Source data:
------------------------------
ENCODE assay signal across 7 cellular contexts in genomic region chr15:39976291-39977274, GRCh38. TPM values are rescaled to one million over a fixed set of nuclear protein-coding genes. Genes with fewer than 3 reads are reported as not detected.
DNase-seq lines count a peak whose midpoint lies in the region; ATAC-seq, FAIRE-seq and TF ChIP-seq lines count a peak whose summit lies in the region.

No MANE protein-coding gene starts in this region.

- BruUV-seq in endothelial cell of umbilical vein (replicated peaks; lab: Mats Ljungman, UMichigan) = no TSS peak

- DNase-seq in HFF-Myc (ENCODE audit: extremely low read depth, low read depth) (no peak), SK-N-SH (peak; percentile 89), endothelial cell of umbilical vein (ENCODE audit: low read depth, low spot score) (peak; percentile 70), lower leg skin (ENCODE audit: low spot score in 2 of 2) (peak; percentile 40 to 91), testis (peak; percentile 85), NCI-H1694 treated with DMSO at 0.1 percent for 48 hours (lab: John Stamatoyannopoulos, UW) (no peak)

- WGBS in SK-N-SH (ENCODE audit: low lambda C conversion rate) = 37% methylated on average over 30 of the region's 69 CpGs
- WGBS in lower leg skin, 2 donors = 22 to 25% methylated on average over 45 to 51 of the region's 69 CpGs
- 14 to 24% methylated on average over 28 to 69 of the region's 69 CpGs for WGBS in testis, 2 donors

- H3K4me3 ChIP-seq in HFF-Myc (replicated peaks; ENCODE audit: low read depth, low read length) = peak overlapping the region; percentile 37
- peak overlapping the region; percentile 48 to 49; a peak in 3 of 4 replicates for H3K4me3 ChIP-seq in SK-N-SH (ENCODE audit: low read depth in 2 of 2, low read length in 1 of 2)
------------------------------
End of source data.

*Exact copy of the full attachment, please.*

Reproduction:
ENCODE assay signal across 7 cellular contexts in genomic region chr15:39976291-39977274, GRCh38. TPM values are rescaled to one million over a fixed set of nuclear protein-coding genes. Genes with fewer than 3 reads are reported as not detected.
DNase-seq lines count a peak whose midpoint lies in the region; ATAC-seq, FAIRE-seq and TF ChIP-seq lines count a peak whose summit lies in the region.

No MANE protein-coding gene starts in this region.

- BruUV-seq in endothelial cell of umbilical vein (replicated peaks; lab: Mats Ljungman, UMichigan) = no TSS peak

- DNase-seq in HFF-Myc (ENCODE audit: extremely low read depth, low read depth) (no peak), SK-N-SH (peak; percentile 89), endothelial cell of umbilical vein (ENCODE audit: low read depth, low spot score) (peak; percentile 70), lower leg skin (ENCODE audit: low spot score in 2 of 2) (peak; percentile 40 to 91), testis (peak; percentile 85), NCI-H1694 treated with DMSO at 0.1 percent for 48 hours (lab: John Stamatoyannopoulos, UW) (no peak)

- WGBS in SK-N-SH (ENCODE audit: low lambda C conversion rate) = 37% methylated on average over 30 of the region's 69 CpGs
- WGBS in lower leg skin, 2 donors = 22 to 25% methylated on average over 45 to 51 of the region's 69 CpGs
- 14 to 24% methylated on average over 28 to 69 of the region's 69 CpGs for WGBS in testis, 2 donors

- H3K4me3 ChIP-seq in HFF-Myc (replicated peaks; ENCODE audit: low read depth, low read length) = peak overlapping the region; percentile 37
- peak overlapping the region; percentile 48 to 49; a peak in 3 of 4 replicates for H3K4me3 ChIP-seq in SK-N-SH (ENCODE audit: low read depth in 2 of 2, low read length in 1 of 2)